For this retrospective study, we collected the data of routine clinical follow-up of children who have been exposed to anti-TNFα in 3 Dutch General Hospitals (Amphia Hospital, Breda; Haga Teaching Hospital, Juliana Children’s Hospital, The Hague and Haaglanden Medical center, The Hague). These data included the measurement of immunoglobulin levels, leukocyte count, lymphocyte subsets and response to routine vaccinations, given the previous observations of possible effects on the immune system.3

The available data from routine clinical care and laboratory data of 40 children were retrospectively collected and anonymized for analysis; therefore, informed consent was waived. The study was approved by the medical ethical committee Leiden-Den Haag-Delft.

Children were vaccinated in the first year of life according to the Dutch National Immunisation Programme (RVP): diphtheria, tetanus, acellular pertussis, hepatitis B, inactivated poliovirus and H. influenzae type B vaccine (DTP-HBV-IPV-Hib) (Infanrix Hexa, Glaxo Smith Kline Biologicals, Belgium) was administered at 2, 3, 4 and 11 months of age; 10-valent conjugated pneumococcal vaccine (Synflorix, Glaxo Smith Kline Biologicals, Belgium) at 2, 4 and 11 months of age.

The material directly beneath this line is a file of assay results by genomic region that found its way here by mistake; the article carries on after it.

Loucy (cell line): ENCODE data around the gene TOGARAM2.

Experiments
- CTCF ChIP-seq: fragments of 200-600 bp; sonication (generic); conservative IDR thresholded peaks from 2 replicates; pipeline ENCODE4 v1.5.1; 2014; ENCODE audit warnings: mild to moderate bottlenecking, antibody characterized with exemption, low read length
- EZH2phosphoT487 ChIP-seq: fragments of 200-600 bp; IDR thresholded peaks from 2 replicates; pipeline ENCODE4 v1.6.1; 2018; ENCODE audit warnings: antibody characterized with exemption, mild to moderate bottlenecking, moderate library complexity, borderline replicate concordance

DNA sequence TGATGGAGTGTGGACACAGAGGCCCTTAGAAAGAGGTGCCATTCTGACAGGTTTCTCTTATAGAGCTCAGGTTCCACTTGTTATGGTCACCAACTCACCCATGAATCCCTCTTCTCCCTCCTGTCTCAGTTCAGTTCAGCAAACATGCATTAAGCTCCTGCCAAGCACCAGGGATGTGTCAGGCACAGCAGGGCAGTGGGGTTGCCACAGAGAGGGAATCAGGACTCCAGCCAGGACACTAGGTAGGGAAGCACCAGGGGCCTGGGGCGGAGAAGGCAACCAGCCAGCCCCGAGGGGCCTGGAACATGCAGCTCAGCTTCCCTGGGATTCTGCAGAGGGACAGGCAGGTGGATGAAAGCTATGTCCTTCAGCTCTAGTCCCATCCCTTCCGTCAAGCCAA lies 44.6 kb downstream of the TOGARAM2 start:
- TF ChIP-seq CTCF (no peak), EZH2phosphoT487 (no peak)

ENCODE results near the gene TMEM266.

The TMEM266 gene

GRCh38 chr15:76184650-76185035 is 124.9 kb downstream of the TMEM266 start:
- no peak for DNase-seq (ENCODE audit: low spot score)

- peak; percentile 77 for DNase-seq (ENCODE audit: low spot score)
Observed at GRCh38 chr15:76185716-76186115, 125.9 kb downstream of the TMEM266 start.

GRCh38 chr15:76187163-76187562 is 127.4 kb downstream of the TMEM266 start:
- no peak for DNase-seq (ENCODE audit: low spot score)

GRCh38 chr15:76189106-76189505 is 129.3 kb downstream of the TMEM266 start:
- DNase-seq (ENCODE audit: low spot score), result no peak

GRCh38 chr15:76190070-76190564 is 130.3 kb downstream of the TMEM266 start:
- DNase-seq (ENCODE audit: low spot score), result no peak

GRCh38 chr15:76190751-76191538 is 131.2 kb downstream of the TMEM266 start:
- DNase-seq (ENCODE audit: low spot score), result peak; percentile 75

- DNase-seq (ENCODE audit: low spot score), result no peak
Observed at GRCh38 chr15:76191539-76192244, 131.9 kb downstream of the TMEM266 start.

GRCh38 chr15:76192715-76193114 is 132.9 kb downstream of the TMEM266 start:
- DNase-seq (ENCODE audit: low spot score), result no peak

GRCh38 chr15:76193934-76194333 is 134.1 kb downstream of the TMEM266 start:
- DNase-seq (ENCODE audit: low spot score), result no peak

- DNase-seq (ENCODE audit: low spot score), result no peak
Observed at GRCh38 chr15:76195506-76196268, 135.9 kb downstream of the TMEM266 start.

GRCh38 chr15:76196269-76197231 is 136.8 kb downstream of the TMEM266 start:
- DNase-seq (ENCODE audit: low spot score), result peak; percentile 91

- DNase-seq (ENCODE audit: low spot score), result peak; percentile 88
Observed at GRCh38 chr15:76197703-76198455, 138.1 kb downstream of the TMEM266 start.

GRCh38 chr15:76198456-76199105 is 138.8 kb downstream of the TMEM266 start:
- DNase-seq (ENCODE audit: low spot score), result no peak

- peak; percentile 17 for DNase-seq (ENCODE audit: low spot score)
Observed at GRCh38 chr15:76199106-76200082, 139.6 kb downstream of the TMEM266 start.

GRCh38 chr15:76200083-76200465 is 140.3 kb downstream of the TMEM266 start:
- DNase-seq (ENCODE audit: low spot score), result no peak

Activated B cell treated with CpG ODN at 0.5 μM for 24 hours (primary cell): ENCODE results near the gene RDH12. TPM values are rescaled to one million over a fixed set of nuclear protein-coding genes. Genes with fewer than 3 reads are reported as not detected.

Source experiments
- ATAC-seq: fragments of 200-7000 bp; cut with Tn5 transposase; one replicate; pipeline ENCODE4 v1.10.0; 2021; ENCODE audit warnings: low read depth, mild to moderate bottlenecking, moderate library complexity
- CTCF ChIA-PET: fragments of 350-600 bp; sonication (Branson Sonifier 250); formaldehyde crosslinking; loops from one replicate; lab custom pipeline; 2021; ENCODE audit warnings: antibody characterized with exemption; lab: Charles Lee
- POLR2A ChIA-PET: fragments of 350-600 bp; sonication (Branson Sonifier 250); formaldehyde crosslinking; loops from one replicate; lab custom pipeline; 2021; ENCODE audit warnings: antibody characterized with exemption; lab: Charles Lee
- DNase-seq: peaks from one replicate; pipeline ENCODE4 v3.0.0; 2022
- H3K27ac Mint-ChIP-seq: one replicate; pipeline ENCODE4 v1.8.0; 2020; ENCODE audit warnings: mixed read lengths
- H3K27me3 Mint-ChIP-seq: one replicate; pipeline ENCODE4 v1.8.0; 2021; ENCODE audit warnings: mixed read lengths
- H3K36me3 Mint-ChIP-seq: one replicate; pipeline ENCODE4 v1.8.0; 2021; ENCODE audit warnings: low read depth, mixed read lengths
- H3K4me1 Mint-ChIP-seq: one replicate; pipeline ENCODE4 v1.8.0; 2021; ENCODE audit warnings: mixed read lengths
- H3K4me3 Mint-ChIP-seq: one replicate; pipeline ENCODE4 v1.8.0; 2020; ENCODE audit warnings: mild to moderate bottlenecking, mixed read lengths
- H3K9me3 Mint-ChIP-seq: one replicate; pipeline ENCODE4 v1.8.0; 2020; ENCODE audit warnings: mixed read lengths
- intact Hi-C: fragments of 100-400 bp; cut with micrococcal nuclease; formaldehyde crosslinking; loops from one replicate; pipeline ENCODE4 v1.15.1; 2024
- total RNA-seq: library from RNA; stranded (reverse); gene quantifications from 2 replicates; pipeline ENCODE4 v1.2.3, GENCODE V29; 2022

Children were clinically monitored, concentration of anti-TNFα drug and immunologic assays (immunoglobulin levels, leukocyte count and lymphocyte subsets) were performed at birth (cord blood), 3, 5 and 12 months of age according to the routine clinical follow-up schedule.

Vaccination response was measured 1 month after primary vaccination series (age 5 months) or 1 month after the booster vaccination (age 12 months).